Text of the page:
The HealthAgents project aims to provide a decision support system for brain tumour diagnosis using a collaborative network of distributed agents. The goal is that through the aggregation of the small data sets available at individual hospitals, much better decision support classifiers can be created and made available to the hospitals taking part. In this paper, we describe the technicalities of the HealthAgents framework, in particular how the interoperability of the various agents is managed using semantic web technologies. On the broad scale the architecture is based around distributed data-mart agents that provide ontological access to hospitals’ underlying data that has been anonymized and processed from proprietary formats into a canonical format. Classifier producers have agents that gather the global data from participating hospitals such that classifiers can be created and deployed as agents. The design on a microscale has each agent built upon a generic-layered framework that provides the common agent program code, allowing rapid development of agents for the system. We believe that our framework provides a well-engineered, agent-based approach to data sharing in a medical context. It can provide a better basis on which to investigate the effectiveness of new classification techniques for brain tumour diagnosis.
In this paper, we analyze the special security requirements for software support in health care and the HealthAgents system in particular. Our security solution consists of a link-anonymized data scheme, a secure data transportation service, a secure data sharing and collection service, and a more advanced access control mechanism. The novel security service architecture, as part of the integrated system architecture, provides a secure health-care infrastructure for HealthAgents and can be easily adapted for other health-care applications.
Survey and excavation by the Burials and Identity team of the Desert Migrations Project (DMP) focused in 2011 on the so-called Royal Cemetery of the Garamantes close to the Jarma escarpment, a few km south of Old Jarma. This Late Garamantian cemetery contains two distinct zones (GSC030 and GSC031) of monumental rectangular stepped tombs, which were plaster-coated and fronted by massive offering tables and stelae. Previous dating evidence has suggested they span the fourth to sixth centuries AD. However, many questions remain about the cemetery and the overall recording of the monuments had hitherto been left incomplete. The 2011 work focused on the excavation of one of the larger monuments in GSC030 and several of the smaller tombs in the neighbouring GSC031, along with an overall survey of both cemetery areas and a detailed record of the stelae and offering tables still present in considerable numbers. In addition, the team made a survey along the escarpment between the Royal Cemetery and Zinkekrā, completing and uniting the various surveys carried out by the DMP around Zinkekrā, Watwāt and the Jarma Escarpment. A survey of foggaras and settlement in the ad-Dīsa embayment was also undertaken.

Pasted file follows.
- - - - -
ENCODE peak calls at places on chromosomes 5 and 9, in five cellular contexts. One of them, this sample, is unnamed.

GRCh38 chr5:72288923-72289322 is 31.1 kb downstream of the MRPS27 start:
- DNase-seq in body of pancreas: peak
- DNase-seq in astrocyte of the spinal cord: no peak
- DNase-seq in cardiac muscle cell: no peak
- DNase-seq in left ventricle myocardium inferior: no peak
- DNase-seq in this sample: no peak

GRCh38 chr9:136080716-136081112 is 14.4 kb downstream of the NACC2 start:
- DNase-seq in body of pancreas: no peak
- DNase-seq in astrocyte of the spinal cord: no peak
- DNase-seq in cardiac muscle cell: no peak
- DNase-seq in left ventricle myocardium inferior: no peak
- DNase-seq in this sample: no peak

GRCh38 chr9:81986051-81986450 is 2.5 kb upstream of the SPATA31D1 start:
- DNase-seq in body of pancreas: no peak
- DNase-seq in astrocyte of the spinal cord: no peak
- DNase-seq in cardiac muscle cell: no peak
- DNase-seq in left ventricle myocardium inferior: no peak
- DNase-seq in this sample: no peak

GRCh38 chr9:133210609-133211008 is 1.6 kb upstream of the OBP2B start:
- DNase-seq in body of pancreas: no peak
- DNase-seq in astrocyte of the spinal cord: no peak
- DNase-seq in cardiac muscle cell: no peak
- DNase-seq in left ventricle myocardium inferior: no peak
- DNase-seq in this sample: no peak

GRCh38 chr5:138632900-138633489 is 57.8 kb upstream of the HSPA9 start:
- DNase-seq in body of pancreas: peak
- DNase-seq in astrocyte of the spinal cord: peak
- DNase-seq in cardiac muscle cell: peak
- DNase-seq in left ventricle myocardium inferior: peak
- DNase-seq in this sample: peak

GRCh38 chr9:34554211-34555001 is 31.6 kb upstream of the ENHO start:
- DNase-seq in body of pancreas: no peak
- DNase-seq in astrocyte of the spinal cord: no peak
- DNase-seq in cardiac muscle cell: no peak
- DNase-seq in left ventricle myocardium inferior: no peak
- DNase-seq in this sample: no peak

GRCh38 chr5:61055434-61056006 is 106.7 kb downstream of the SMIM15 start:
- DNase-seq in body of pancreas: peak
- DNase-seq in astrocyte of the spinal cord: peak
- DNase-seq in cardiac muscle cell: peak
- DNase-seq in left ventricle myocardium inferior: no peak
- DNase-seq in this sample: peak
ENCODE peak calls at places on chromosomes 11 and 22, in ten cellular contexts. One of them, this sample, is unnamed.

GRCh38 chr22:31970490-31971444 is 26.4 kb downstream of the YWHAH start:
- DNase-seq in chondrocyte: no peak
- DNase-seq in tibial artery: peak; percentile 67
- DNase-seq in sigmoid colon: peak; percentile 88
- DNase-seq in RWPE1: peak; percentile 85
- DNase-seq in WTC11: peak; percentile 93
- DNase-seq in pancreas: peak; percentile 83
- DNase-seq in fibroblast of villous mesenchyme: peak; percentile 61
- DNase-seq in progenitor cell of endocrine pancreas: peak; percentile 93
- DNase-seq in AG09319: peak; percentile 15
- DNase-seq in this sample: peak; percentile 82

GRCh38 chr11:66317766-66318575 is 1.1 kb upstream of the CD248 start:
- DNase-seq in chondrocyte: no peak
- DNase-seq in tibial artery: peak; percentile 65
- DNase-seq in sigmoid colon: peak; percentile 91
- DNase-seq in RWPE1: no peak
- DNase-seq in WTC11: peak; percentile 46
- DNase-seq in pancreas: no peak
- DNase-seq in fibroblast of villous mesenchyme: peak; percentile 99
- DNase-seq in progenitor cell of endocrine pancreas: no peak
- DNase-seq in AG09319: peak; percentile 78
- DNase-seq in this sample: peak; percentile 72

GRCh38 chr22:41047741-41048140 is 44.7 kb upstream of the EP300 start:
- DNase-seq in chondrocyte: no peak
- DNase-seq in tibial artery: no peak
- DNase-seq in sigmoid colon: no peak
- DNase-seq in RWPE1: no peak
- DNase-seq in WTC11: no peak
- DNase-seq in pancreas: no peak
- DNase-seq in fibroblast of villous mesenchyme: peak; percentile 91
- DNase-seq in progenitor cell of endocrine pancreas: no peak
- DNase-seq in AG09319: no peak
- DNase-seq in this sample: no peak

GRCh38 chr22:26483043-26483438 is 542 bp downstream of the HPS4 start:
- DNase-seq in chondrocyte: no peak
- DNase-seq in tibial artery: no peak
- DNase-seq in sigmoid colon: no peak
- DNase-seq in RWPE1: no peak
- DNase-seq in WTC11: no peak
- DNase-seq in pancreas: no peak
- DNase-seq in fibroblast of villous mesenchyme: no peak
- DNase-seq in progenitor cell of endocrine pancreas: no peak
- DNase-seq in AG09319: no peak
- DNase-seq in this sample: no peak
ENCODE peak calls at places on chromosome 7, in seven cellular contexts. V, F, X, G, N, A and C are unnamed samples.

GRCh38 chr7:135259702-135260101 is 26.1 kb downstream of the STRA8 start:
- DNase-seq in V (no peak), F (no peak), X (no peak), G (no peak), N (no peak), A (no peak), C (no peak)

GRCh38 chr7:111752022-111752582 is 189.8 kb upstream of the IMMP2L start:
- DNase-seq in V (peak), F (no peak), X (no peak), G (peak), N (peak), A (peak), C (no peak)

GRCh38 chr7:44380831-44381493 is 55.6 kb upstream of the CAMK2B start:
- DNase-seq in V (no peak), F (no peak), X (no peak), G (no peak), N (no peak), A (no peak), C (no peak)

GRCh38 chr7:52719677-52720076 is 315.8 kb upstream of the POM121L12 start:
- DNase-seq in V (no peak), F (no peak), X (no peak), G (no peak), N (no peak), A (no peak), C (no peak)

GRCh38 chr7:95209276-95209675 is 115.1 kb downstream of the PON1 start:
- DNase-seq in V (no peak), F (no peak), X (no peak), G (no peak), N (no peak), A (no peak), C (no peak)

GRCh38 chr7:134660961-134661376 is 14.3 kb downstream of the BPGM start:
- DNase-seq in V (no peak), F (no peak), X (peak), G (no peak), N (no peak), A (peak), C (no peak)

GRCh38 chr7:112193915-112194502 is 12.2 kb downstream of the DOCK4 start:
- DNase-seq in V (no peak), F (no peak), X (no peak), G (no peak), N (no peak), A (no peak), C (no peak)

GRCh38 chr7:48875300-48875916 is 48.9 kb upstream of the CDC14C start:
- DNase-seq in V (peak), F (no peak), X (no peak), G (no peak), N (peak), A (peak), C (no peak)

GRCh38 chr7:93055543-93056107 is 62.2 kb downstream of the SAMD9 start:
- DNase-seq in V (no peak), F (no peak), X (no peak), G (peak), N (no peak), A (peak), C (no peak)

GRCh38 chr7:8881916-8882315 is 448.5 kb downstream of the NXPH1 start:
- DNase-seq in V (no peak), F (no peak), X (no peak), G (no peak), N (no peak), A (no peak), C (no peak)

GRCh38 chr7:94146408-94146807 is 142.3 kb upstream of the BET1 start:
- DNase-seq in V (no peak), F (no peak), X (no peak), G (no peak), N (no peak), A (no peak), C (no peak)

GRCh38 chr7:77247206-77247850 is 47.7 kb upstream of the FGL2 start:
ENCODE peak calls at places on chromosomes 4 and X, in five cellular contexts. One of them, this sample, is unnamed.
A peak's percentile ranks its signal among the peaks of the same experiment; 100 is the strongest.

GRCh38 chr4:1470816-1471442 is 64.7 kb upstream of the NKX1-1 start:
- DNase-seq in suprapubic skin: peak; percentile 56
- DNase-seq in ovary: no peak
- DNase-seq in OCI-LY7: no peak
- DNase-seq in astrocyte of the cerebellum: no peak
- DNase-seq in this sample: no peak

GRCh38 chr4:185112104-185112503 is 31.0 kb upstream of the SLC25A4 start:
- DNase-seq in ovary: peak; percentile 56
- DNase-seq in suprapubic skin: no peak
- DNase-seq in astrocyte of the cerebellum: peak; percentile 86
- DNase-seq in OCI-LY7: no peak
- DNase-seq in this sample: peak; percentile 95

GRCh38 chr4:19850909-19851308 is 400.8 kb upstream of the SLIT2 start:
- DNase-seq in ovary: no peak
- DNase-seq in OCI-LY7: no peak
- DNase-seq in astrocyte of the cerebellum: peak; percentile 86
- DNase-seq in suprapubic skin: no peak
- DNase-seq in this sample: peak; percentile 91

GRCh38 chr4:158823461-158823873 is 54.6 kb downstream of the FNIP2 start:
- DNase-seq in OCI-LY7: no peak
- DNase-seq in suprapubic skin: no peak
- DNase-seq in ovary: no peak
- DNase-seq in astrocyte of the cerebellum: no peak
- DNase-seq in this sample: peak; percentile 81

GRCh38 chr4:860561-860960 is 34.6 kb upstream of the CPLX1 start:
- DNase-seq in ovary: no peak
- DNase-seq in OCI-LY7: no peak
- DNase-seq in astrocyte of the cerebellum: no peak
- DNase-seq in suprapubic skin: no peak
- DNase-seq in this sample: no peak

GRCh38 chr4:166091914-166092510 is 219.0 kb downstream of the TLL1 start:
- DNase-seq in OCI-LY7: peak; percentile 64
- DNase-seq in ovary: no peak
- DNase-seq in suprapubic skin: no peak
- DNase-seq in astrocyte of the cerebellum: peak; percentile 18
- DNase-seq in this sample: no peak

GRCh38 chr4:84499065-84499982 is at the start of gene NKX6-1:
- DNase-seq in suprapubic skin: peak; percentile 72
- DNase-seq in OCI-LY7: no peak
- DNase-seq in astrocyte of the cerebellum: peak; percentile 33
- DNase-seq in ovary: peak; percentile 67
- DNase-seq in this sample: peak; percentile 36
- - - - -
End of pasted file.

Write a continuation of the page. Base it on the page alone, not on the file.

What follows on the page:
The ‘Burials and Identity’ team of the Desert Migrations Project carried out two main excavations in the 2009 season, at the monumental Garamantian cemeteries of TAG001 and TAG012, by the Taqallit headland. In addition, a detailed survey was made of cemeteries and other sites on the west side of the Taqallit headland, to set the two main cemetery excavations in context. A total of over 2,100 individual burials was recorded in this small area of a few square kilometres. This cemetery survey was combined with further research on the well-preserved foggara systems in this area, which originate at the escarpment among the cemeteries and run in a north-westerly direction towards the valley centre, where some additional Garamantian settlement sites were also located. The foggara research also involved excavation at four locations to try to elucidate issues relating to the dating of these.
A total of 22 burials was investigated at TAG001, an imposing cemetery of stone-built stepped tombs that had been badly damaged by illegal bulldozing in the 1990s. Although these had been subjected to robbing at some point in the past, many preserved considerable parts of the skeletons buried within and some surprisingly complete artifact groups. Of particular importance are a series of Garamantian necklaces in ostrich eggshell, carnelian and glass beads, which we were able to lift in perfect sequence and restring. At TAG012, about 2 km north of the Taqallit headland, we excavated an area of a mudbrick cemetery, exposing 12 square/rectangular tombs. Two further burials were excavated at the dispersed cemetery TAG006, in both cases involving tombs that had an interesting stratigraphical relationship with foggara spoil mounds.